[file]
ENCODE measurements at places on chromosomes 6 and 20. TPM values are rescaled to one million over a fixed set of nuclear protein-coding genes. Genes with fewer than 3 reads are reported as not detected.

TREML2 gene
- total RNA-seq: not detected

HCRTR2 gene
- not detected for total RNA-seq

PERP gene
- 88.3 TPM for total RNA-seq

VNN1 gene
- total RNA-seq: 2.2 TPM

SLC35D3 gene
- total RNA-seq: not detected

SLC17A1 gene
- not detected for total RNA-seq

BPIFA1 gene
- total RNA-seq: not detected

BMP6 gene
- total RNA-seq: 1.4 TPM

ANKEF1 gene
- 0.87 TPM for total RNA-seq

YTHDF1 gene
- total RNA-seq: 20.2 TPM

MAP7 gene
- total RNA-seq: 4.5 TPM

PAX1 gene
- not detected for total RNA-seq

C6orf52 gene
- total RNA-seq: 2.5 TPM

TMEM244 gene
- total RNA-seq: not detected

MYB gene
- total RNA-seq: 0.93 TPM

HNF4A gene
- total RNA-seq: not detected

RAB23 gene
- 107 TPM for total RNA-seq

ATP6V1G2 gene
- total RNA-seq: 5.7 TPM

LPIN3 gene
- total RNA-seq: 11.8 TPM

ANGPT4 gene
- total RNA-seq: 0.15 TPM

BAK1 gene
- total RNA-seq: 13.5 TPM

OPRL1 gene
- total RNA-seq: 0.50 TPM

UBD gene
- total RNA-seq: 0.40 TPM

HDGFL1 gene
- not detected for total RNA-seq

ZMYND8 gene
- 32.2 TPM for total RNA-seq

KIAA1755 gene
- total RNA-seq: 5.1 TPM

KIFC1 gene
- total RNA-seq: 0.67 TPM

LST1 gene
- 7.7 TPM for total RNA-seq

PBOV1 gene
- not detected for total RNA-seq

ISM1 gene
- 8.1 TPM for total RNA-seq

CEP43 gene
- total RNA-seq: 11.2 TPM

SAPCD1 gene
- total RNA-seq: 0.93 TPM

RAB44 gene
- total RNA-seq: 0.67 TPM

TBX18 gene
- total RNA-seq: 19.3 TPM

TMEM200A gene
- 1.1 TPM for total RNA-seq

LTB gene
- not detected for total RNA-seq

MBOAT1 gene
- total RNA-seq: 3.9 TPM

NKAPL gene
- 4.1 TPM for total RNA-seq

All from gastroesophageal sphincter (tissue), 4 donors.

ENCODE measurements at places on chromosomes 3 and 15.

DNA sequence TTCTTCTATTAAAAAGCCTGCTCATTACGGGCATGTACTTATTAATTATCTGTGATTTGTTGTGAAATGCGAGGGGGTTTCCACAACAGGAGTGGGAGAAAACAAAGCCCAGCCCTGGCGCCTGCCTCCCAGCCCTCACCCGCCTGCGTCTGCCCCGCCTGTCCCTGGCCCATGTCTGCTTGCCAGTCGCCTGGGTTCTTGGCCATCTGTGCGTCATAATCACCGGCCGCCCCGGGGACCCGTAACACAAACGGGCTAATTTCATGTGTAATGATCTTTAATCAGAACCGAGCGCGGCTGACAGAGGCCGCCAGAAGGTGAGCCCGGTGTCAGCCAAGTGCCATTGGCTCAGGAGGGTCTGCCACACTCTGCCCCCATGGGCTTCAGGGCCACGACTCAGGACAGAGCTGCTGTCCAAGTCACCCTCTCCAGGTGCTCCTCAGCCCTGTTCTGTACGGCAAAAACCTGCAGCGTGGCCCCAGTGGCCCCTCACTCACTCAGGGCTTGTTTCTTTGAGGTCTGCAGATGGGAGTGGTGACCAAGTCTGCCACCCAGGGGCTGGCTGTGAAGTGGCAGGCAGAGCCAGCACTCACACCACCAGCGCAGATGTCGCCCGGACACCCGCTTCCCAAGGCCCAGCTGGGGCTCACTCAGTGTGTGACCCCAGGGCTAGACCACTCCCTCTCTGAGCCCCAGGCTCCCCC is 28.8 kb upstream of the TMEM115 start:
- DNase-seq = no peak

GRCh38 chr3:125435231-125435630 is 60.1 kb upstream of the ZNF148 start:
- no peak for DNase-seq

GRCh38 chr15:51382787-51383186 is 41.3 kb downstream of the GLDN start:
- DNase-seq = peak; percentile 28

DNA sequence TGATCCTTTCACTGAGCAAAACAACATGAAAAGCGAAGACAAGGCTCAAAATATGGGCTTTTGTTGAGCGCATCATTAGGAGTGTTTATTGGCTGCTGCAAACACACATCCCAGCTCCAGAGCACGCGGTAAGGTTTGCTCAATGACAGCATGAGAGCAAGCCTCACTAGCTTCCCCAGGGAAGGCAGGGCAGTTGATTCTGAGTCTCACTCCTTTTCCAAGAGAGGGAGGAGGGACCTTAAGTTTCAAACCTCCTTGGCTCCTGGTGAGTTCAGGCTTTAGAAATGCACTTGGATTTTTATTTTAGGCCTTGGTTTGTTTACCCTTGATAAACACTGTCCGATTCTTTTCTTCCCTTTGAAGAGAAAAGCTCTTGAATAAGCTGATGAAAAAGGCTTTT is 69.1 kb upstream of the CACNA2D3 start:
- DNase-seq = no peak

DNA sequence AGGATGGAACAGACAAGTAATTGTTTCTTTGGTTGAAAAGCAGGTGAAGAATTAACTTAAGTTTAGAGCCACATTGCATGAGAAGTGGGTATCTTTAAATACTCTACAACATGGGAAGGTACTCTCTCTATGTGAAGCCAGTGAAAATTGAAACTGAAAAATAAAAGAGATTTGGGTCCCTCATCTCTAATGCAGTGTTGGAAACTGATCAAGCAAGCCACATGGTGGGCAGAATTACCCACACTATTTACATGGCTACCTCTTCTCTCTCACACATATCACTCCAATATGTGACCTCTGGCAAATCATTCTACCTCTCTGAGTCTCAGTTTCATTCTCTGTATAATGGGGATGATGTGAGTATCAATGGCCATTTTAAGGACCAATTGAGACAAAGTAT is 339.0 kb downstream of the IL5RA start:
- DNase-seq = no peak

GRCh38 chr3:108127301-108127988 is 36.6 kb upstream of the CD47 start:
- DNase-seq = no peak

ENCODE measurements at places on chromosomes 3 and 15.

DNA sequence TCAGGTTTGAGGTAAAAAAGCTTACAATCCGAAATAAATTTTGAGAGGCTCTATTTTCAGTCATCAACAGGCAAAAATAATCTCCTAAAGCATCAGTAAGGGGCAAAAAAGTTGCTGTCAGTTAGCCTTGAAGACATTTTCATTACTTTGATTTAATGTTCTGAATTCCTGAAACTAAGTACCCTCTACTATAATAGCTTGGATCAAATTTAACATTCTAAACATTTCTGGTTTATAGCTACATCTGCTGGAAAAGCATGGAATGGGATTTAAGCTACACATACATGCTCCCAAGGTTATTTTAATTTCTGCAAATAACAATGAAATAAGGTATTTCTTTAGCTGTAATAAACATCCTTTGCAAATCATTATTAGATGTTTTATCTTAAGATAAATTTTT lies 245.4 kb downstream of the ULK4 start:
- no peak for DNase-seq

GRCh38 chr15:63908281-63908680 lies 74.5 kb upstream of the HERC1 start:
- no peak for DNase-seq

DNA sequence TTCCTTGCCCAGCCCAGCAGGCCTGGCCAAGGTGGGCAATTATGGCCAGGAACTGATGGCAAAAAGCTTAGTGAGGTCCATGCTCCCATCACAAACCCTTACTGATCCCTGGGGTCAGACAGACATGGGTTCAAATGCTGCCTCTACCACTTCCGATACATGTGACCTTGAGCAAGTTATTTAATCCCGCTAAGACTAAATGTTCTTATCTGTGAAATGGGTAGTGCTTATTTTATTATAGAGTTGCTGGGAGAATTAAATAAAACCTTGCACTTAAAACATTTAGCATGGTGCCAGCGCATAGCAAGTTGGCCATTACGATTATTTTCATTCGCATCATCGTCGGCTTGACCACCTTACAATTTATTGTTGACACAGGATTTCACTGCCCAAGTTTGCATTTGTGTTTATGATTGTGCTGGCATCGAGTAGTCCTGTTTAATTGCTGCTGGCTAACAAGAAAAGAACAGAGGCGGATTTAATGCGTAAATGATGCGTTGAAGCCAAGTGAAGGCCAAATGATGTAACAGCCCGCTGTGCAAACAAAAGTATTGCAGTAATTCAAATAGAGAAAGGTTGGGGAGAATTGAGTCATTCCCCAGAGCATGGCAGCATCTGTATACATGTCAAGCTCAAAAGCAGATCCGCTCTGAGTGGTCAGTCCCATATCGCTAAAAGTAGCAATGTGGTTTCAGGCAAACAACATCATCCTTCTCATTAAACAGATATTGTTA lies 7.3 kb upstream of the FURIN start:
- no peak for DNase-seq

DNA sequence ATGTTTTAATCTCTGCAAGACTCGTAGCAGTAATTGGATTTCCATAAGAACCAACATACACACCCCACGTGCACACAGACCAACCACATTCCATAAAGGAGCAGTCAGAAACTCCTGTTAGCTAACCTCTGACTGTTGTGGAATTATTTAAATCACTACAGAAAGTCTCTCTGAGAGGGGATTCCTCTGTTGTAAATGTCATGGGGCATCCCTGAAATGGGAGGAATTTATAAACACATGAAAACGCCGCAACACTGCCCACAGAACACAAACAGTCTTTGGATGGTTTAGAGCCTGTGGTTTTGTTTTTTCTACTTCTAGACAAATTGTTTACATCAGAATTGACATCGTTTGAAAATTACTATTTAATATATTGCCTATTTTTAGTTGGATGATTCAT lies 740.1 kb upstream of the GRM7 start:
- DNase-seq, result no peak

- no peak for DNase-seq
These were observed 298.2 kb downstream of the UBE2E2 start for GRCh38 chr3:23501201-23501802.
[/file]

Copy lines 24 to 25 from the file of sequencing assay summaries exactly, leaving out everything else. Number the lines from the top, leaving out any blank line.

PAX1 gene
- not detected for total RNA-seq